Come See the Mardi Gras!



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Mardi Gras is one of the unique flavors that makes New Orleans great.  From the wild and risqué to the humble and apple pie, there are all types of sights to be seen.  However, the best thing about Mardi Gras is the community spirit.  It is a coming of together of people from all different walks of life and backgrounds.  We all join together and have one great party that last from just after the beginning of January to Mardi Gras Day.  So whether, you are rich or poor, please join in with us and enjoy some King Cake. 

Please do not use any of the images below without written permission from the web mater. Thank You!!!!

  George Payne (Copyright 2002 and 2003)

Click on an image below to enlarge.

"Meow Squared"; Shiek (c) 2003

"Stop Clowing Around"; George Payne (c) 2003

"Bronzed Cowboys"; George Payne (c) 2002

"Dragon"; George Payne (c) 2003

"Honey Bee"; George Payne (c) 2002

"He Must be Scottish"; George Payne (c) 2002

"The King and I"; (c) George Payne 2002

"Let's Boil"; (c) George Payne 2002

"All Dressed Up with No Place to Go"; George Payne (c) 2003

"Head Dressed"; George Payne (c) 2003

"Patriotic"; George Payne (c) 2002

"A Tulip for Your Thoughts"; George Payne (c) 2002

Mardi Gras Indian: George Payne (c) 2002

Mardi Gras Indian; George Payne (c) 2002

"Man in the Mirror"; George Payne (c) 2002

Royalty; George Payne (c) 2002

"I Work for Tips"; George Payne (c) 2002

"What did they do to get all those beads?"; George Payne (c) 2002

"All I wanted was a heart"; George Payne (c) 2002

"Trash Man"; George Payne (c) 2003

"Two Clowns"; George Payne (c) 2002

"Two Musicans"; George Payne (c) 2003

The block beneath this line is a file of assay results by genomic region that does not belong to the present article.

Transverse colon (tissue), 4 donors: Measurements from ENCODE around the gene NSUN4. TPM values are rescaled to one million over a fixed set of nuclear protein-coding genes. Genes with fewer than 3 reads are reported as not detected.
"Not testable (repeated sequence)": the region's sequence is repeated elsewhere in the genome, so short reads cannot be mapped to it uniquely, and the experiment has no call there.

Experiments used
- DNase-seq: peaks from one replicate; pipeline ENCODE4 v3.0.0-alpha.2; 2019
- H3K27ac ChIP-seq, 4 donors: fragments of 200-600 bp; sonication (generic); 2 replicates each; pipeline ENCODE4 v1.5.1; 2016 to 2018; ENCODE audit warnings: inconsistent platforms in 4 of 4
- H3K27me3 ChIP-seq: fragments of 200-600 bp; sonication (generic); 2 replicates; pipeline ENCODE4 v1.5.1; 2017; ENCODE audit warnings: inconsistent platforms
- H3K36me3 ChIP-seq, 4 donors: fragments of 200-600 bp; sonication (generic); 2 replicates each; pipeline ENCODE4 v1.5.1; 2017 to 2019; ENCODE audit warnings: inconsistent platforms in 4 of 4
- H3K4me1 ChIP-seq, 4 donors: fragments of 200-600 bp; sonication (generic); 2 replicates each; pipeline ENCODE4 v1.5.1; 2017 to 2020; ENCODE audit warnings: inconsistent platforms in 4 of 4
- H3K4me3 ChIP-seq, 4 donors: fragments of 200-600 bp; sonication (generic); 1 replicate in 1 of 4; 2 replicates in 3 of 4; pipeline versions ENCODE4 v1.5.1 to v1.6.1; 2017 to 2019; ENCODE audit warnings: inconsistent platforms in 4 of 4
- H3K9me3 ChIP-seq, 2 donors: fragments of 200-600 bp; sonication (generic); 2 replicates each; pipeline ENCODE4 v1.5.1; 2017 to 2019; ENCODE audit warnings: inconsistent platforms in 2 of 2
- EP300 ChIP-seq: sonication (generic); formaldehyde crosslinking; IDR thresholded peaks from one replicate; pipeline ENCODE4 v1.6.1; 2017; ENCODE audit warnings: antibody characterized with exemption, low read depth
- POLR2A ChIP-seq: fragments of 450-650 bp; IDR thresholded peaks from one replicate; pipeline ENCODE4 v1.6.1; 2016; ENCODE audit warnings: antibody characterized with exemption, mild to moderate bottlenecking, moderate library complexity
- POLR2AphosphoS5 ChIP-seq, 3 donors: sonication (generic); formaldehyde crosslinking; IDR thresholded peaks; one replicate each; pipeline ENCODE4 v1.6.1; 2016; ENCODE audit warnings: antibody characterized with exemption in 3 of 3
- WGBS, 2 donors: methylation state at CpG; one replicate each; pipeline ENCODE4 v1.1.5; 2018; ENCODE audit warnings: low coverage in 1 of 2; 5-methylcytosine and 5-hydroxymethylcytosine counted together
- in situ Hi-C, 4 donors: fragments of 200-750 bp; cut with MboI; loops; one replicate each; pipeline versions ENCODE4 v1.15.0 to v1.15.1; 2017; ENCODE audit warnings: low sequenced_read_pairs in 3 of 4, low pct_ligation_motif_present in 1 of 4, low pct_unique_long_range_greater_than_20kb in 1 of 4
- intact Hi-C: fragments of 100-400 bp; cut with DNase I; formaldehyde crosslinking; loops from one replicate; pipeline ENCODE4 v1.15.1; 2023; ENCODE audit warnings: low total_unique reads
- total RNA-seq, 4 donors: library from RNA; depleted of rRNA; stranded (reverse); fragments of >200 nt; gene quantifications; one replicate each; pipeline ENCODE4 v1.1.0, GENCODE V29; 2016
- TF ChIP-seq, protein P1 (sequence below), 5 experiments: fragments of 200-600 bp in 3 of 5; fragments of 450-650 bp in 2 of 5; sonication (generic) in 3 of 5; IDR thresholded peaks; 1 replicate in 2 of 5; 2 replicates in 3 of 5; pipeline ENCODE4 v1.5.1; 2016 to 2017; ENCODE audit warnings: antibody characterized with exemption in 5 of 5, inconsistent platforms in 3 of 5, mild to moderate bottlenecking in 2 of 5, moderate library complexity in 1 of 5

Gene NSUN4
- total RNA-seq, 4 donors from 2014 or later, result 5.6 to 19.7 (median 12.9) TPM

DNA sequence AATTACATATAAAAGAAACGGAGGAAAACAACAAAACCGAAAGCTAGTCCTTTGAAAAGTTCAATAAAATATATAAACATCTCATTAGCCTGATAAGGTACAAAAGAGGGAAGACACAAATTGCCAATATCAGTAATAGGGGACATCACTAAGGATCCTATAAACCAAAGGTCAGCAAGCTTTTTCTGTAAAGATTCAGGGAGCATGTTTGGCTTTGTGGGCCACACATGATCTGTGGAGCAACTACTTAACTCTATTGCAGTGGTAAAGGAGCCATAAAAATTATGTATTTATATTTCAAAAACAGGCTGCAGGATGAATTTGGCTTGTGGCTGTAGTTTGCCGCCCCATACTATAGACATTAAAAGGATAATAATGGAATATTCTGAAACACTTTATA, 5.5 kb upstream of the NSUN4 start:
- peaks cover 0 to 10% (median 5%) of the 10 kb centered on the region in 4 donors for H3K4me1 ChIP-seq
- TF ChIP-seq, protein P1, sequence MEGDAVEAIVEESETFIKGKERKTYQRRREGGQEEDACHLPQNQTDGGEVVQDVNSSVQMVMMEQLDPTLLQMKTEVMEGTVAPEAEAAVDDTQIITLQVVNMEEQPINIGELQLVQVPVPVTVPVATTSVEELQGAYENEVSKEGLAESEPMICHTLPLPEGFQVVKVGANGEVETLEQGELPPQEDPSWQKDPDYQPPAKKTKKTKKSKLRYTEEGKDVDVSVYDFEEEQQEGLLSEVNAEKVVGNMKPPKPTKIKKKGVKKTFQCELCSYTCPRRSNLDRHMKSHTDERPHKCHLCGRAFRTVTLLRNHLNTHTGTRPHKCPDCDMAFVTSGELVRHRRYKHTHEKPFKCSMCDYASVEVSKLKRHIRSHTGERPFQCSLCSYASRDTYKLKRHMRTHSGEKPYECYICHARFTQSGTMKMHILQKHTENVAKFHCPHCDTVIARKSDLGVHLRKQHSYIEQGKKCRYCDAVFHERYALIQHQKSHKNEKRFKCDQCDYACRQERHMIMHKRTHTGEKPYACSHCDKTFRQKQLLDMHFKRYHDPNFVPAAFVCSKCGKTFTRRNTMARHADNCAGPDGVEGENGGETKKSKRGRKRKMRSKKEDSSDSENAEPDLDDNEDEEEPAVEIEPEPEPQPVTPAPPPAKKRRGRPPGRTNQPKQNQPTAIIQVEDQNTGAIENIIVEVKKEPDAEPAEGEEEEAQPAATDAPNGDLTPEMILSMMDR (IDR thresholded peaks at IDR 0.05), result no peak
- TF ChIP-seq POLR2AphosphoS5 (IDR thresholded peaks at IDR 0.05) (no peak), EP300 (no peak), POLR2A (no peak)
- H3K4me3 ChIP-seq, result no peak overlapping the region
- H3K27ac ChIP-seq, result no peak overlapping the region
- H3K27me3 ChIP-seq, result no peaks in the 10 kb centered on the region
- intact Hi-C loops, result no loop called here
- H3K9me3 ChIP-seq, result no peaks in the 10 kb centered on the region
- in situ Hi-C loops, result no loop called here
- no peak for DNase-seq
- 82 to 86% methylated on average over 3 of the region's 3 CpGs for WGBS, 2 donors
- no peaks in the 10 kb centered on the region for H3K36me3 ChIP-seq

"Miss America"; George Payne (c) 2002

"Getting Ready"; George Payne 2003

"Me Scared"; George Payne (c) 2003

"Royal Street"; George Payne (c) 2003

"St. Anns Parade"; George Payne (c) 2003

"Got a Cross to Bear"; George Payne (c) 2003

"Its 8:00am, and I am still asleep"; George Payne (c) 2003

Bourbon Street @ Midnight Before Mardi Gras; George Payne (c) 2003

Another Shot of Bourbon Street at Midnight; George Payne (c) 2003

"Another Angle of Bourbon Street"; George Payne (c) 2003

Parade Float; George Payne (c) 2003

"Keeping the Peace"; George Payne (c) 2003

Night Parade; George Payne (c) 2003

Night Parade; George Payne (c) 2003

View from Parade Route; George Payne 2003

"Pulling a Float"; George Payne 2003

"The End"; George Payne 2003



  Mardi Gras History

Mardi Gras' history began in the ancient springtime fertility and purification rituals practiced in Greece.  After the Roman conquered Greece, they change the rites into vulgar and lewd revelry.  The leaders of the new Christian Church were unable to stop this new "Carnival" that was the prelude to lent.  (Believe it or not, for all of New Orleans's Mardi Gras reputation, it wasn't until the past fifteen to twenty years that ours became as risqué as it is today.) 

During the middle ages, the French came to celebrate carnival and are credited with naming the holiday "Mardi Gras" or Fat Tuesday, as we know it.  They started the custom of masquerading at balls and it was the lavish and opulent balls give by Louis XV that brought grandeur to the event.  The French eventually brought Mardi Gras to the New World.

On Mardi Gras day in 1699, French Canadian explorer Sieur d'Iberville rediscovered the Mississippi River and camped on the banks of a bayou he name Pointe du Mardi Gras in honor of  the holiday.  Sixty miles north of this spot the French settlement of New Orleans was founded in 1718.  Soon the customs of Mardi Gras were observed with masked balls and raucous street parades.  The carnival season begins on the Twelfth Night, or January sixth and ends on Mardi Gras Day -- the Tuesday before Ash Wednesday, the first day of Lent.